Nearly all winter long, I’d heard the complaints on Facebook. Entire families were coming down with the crud. Schools were reporting large numbers of students missing, sidelined by illness. And all winter long, I gave thanks that it had passed us by.
On Saturday last, it began. Boy Two, our Tornado in Blue Jeans, started to drag. Tornadoes, we know, don’t “drag.” They – well, they do that tornado thing. And he most definitely was not doing “that tornado thing.”
By Monday night, it was Little collapsed on the couch, looking pink. Sure enough. The thermometer crept up, and then there were two.
“Two down,” I opined to my FB friends. “Praying no more will go. F. Nightingale suit getting wrinkled.”
For four days, The Tornado languished. Just as I felt he was ready to go back to school, Boy Three turned pink, the thermometer crept up, and then there were three.
“Seuss expert #3 is down for the count. Florence (as in Nightingale) is on site, wielding juice, Popsicles, Motrin, and a thermometer.” Friends offered prayers.
Meanwhile, with College Kid home for his not-so-spring break, I was feeling out of kilter, off my stride as the laundry piled up, the back door once again slammed at all hours, and someone looking suspiciously like the CK invaded my coffee beans. It was impossible, I noted silently, to walk anywhere without stepping on a sickie or the CK’s clothes.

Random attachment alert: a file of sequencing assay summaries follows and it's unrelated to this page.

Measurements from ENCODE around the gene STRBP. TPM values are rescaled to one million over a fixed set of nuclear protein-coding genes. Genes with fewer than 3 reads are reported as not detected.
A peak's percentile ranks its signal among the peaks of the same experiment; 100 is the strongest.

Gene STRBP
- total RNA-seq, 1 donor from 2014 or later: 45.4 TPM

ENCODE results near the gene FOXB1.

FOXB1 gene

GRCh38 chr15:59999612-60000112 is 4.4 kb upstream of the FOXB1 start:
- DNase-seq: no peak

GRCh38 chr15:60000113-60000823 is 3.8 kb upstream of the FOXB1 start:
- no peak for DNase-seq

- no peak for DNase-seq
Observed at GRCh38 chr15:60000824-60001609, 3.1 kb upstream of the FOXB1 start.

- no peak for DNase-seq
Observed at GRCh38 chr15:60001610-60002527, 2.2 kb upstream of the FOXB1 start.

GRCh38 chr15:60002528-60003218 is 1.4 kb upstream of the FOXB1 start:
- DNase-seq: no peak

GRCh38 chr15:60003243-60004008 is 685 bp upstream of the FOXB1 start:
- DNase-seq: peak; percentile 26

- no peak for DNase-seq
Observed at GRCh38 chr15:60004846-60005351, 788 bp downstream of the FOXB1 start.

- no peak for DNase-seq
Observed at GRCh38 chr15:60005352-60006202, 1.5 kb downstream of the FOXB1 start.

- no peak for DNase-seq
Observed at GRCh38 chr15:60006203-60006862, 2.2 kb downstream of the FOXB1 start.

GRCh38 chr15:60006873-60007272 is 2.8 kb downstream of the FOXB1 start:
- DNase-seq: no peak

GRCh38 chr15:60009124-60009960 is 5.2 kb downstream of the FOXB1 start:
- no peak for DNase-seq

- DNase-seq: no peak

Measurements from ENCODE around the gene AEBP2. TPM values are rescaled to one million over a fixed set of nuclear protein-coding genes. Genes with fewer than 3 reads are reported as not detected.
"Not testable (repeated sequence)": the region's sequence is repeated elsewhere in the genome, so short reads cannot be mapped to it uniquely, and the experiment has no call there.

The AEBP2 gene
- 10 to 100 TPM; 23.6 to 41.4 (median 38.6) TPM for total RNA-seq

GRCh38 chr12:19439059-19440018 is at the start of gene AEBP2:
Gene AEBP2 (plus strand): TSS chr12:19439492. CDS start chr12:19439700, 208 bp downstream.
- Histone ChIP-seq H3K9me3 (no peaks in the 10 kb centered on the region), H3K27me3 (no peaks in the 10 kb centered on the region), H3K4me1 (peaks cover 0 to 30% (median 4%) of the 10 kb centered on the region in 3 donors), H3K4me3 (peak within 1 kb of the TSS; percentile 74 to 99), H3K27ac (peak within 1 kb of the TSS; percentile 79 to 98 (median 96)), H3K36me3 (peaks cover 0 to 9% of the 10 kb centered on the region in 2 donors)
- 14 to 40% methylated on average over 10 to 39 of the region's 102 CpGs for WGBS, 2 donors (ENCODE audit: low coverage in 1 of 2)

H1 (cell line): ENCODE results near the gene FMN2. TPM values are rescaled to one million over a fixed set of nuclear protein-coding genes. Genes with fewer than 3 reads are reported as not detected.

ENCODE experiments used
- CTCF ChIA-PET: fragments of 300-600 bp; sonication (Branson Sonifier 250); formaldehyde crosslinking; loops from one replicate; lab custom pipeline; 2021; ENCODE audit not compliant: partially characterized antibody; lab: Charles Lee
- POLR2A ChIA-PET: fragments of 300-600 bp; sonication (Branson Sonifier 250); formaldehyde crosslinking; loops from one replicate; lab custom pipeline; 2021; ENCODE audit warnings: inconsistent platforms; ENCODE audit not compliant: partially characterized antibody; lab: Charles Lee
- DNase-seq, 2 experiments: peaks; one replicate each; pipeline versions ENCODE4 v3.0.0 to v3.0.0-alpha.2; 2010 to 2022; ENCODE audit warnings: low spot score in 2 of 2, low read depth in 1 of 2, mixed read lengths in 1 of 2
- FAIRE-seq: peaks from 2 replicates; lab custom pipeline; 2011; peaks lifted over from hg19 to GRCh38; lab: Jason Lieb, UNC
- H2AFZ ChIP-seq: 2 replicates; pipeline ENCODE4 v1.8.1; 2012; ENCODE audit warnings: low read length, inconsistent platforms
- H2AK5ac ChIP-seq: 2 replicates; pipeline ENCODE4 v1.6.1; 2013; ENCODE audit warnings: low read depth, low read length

In the worst of it, overwhelmed and miserable, Little would come. “Mama,” he would cry, clutching his blanket, “I need to sit on you!”
It was this request, this cry for comfort from my small, feverish boy that ran quietly through my mind this morning on my way home. Wasn’t I, too, overwhelmed and miserable? Exhausted, and not just from the emotional strain and the topsy-turvy schedule? Hadn’t the enemy rushed in like a flood, stirring up trouble and sowing discord in this time of weakness?
Hadn’t I felt isolated, alone, depleted with little to give and nothing to say? Defeated? Silenced? Yes. I had. So much so, in fact, that I’d stayed beneath the covers today, unable to muster up what it took to rise early and trot off, backpack slung over my shoulder, to begin a fresh column. Instead, it was mid morning when I finally settled at a small table with a lamp and turned to God’s Word, coffee in hand, for solace.
“Jesus, I need to sit on You!”
Sometimes, in the midst of stress and strain, turmoil and exhaustion, “sitting on Him” is all we are able to do. Indeed, it may be all that He requires. Just as Little’s cry summons Mother’s resources, attention, and affection, so, too, our cry summons His.
Are you weary? Discouraged? Defeated? There’s room on His lap for you. Come and sit, won’t you?
“Come, all you who are weary and heavy laden, and I will give you rest.” – Jesus, friend of the weary